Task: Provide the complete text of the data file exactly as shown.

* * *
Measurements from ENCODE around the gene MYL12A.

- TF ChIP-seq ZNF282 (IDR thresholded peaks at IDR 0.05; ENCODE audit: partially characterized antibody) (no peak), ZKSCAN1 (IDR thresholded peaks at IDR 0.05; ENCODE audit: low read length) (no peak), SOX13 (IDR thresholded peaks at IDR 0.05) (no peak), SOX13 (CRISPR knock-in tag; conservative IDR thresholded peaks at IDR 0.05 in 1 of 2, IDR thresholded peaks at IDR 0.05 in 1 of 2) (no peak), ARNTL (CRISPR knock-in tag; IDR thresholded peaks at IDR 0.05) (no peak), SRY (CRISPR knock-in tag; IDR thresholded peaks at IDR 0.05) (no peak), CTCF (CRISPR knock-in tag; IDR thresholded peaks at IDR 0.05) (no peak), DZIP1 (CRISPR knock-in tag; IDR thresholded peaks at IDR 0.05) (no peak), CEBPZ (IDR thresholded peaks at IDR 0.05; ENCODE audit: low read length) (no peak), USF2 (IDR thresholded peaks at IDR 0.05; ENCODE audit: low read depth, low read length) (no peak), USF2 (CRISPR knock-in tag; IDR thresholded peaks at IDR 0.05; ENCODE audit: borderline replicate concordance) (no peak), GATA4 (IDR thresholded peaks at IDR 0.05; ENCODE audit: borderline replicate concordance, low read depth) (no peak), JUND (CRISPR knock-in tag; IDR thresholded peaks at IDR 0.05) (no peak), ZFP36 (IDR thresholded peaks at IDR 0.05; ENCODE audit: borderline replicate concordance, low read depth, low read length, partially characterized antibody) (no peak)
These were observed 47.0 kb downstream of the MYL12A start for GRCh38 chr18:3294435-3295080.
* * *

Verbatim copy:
Measurements from ENCODE around the gene MYL12A.

- TF ChIP-seq ZNF282 (IDR thresholded peaks at IDR 0.05; ENCODE audit: partially characterized antibody) (no peak), ZKSCAN1 (IDR thresholded peaks at IDR 0.05; ENCODE audit: low read length) (no peak), SOX13 (IDR thresholded peaks at IDR 0.05) (no peak), SOX13 (CRISPR knock-in tag; conservative IDR thresholded peaks at IDR 0.05 in 1 of 2, IDR thresholded peaks at IDR 0.05 in 1 of 2) (no peak), ARNTL (CRISPR knock-in tag; IDR thresholded peaks at IDR 0.05) (no peak), SRY (CRISPR knock-in tag; IDR thresholded peaks at IDR 0.05) (no peak), CTCF (CRISPR knock-in tag; IDR thresholded peaks at IDR 0.05) (no peak), DZIP1 (CRISPR knock-in tag; IDR thresholded peaks at IDR 0.05) (no peak), CEBPZ (IDR thresholded peaks at IDR 0.05; ENCODE audit: low read length) (no peak), USF2 (IDR thresholded peaks at IDR 0.05; ENCODE audit: low read depth, low read length) (no peak), USF2 (CRISPR knock-in tag; IDR thresholded peaks at IDR 0.05; ENCODE audit: borderline replicate concordance) (no peak), GATA4 (IDR thresholded peaks at IDR 0.05; ENCODE audit: borderline replicate concordance, low read depth) (no peak), JUND (CRISPR knock-in tag; IDR thresholded peaks at IDR 0.05) (no peak), ZFP36 (IDR thresholded peaks at IDR 0.05; ENCODE audit: borderline replicate concordance, low read depth, low read length, partially characterized antibody) (no peak)
These were observed 47.0 kb downstream of the MYL12A start for GRCh38 chr18:3294435-3295080.